In most communities, the roar of planes overhead would be considered a nuisance. But in Manassas, it is music to the ears of city officials and airport manager R.H. Moore.
"Those planes are the key to making this area a center of corporate activity," Moore said of the air traffic at the city's 18-year-old municipal airport.
Last week, Prince William County supervisors agreed, voting to extend one of the Manassas airport's two runways by 1,700 feet in an effort to lure corporate passenger jets from nearby National and Dulles International airports.
The move was lauded by local Federal Aviation Administration officials, who say there is a shortage of airport space for private jets and airplanes in the metropolitan area.
"Most towns treat their airports with indifference at best," said William A. Whittle, manager of the FAA's Washington Airports District Office in Falls Church. "Manassas is a rarity in that it has been very aggressive about promoting their airport. They've done a beautiful job of it."
Whittle said other local airports, such as the Woodbridge Airport in Prince William County and Hyde Field in Clinton, are being hemmed in by residential development and may not last the decade.
"That's why it's so important that Manassas is willing to take on more of the load," he said.
The extended runway will allow larger passenger planes and private jets to land at Harry P. Davis Field and will increase air traffic in Manassas by 20 percent--to about 75 takeoffs and landings a day--when it is completed in fall 1984, Moore said.
The airport, which does not have air traffic controllers in attendence, logged 200,000 plane operations last year.
Federal aviation grants will pay 90 percent of the $5.6 million tab for the extension, Whittle said, and state grants will pay about 7 percent. That will leave Manassas with a bill of about $200,000.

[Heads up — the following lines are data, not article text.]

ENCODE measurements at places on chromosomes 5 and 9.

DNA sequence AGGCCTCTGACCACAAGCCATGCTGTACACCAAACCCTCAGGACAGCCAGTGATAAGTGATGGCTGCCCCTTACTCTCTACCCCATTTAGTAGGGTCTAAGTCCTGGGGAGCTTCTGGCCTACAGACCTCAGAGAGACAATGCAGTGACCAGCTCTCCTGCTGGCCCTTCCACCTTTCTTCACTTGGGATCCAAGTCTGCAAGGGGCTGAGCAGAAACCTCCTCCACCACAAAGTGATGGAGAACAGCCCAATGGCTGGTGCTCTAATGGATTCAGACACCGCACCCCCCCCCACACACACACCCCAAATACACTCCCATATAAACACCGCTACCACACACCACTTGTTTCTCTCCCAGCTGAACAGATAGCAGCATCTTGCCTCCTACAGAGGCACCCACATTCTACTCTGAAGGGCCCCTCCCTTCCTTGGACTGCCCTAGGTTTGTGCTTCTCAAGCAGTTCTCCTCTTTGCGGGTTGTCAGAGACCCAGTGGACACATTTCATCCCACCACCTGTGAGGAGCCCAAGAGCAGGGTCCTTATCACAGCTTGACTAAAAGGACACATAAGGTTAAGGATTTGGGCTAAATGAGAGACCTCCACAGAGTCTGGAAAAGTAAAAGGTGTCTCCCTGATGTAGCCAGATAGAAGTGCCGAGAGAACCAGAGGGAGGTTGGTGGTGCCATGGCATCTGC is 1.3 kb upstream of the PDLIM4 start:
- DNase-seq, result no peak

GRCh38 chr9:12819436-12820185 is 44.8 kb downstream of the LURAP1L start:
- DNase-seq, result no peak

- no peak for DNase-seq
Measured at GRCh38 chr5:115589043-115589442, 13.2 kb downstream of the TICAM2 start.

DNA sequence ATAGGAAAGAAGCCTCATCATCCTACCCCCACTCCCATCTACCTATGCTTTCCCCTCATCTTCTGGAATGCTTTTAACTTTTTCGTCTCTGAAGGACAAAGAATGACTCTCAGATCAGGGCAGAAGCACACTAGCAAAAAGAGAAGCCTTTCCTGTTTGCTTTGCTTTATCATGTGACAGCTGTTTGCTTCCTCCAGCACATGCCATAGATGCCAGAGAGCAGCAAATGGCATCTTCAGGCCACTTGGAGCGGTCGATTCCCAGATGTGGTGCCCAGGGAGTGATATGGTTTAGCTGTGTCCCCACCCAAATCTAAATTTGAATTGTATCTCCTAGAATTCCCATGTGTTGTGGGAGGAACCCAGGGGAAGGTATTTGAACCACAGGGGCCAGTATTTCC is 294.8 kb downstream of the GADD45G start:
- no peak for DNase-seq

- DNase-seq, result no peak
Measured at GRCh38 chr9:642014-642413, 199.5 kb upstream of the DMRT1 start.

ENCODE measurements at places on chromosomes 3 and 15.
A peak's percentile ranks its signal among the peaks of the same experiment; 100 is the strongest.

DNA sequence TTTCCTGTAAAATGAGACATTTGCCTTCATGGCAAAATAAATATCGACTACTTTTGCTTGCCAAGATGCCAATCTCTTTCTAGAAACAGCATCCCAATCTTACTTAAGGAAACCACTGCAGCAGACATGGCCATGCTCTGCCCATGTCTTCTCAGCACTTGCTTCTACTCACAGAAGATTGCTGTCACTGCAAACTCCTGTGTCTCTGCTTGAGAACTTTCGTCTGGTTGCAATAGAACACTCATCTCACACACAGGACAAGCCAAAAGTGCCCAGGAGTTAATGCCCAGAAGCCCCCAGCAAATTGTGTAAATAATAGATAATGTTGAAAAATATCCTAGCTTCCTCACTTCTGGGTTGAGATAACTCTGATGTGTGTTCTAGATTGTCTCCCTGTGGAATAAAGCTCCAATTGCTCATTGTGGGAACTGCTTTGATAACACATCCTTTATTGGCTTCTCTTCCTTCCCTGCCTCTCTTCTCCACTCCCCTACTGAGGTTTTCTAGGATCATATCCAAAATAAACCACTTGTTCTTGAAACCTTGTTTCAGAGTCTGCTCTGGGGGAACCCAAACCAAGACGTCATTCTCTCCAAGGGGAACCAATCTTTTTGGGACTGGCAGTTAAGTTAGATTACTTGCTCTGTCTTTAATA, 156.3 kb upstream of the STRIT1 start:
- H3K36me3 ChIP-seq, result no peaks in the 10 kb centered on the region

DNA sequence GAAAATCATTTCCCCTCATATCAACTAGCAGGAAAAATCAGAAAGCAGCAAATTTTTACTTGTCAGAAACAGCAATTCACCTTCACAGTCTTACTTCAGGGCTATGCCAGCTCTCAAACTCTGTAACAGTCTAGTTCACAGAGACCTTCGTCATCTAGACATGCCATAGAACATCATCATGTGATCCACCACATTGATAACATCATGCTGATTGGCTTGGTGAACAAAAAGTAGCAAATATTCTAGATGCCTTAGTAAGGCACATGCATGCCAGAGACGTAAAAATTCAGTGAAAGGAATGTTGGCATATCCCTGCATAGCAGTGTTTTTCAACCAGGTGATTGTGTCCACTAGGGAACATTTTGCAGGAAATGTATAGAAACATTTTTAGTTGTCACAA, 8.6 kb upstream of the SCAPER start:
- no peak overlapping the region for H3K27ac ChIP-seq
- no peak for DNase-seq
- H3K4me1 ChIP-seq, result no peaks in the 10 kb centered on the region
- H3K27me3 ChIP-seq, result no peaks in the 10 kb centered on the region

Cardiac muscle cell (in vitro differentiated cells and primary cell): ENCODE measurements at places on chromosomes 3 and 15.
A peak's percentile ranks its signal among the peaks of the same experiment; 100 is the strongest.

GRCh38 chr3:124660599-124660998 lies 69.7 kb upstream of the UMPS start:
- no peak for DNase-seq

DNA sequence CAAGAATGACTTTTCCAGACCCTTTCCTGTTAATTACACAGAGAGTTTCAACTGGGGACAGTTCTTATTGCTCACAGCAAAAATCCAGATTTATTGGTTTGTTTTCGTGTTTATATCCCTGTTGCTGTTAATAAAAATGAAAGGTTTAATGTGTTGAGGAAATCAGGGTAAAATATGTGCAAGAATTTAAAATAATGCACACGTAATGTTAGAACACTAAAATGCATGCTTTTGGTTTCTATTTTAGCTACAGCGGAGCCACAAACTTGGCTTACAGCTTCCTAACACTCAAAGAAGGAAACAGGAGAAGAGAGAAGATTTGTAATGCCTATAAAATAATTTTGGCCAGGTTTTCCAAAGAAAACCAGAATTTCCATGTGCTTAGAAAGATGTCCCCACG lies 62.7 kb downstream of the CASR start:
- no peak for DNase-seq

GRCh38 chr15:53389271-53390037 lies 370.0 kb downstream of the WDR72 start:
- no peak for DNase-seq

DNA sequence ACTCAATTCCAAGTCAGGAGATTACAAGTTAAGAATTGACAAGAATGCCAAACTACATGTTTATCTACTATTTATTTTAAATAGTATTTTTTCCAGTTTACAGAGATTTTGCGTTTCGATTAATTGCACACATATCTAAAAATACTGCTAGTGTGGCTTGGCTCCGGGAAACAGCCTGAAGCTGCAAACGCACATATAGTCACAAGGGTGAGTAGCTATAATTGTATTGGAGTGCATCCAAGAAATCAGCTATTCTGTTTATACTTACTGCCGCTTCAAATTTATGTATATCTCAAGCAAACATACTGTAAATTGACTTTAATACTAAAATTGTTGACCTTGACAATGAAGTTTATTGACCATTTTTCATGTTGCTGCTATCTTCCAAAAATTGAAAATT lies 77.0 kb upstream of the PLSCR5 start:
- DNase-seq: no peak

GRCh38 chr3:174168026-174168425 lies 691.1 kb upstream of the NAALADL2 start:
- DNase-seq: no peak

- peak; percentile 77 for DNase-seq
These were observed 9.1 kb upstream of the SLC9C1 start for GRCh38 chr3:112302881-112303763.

Although the Manassas airport does not charge takeoff or landing fees, city officials hope those who use the airport will buy gas there and shop at local stores. Most of the planes now landing at the airport are owned by businesses and are used to haul freight or transport executives. There is also a small commercial passenger line, Colgan Airways, owned by State Sen. Charles J. Colgan (D-Prince William).
The airport, on Piper Lane, about 35 miles south of the District, is owned by Prince William County but will be turned over to the City of Manassas if a trade agreement between the two jurisdictions is approved by the courts this summer.
It is on 540 acres just outside the city limits but far from residential development, so there has been no vocal opposition to the expansion plans.
Moore said both Prince William and Manassas officials hope the expanded airport will help convince corporations and businesses to settle in their area.
At International Business Machine Corp.'s office in Manassas, company spokesman Norm Koestler said a good local airport can be attractive to corporate executives looking for a potential headquarters site.
"Manassas has been very convenient for us," he said. "I imagine others might find it also."
Although Moore said he believes some private jet traffic will be routed from Dulles and National when the runway is completed, airport officials said they doubt the new runway will affect the two major airports because they already limit the number of private planes using their runways.
"We welcome them," National spokesman Dave Hess said of the Manassas plans. "But we allow 12 general aviation landings private planes and small jets an hour, and I don't think that level would drop. On clear days we can handle more."
He said Dulles also limits the number of general aviation aircraft allowed every hour and has been able to handle the demand.
"Yet we still need more general aviation space in the area," Hess said. "It is a growing field. There seem to be more private jets coming out of this area every year."
Whittle agreed, saying the FAA is studying the possiblity of using an Army airfield at Fort Belvoir for commercial air traffic.
"We've studied this ad nauseam over the last decade because the military is not happy with the idea," he said. "But every year air space in this area gets a little tighter. Manassas is the exception, not the rule here. Most small airports are getting squeezed."
Despite construction to expand one of the runways, planes will still be able to take off and land at the municipal airport. And in his office in Manassas City Hall, R.H. Moore already is poring over plans to build another terminal along the second runway.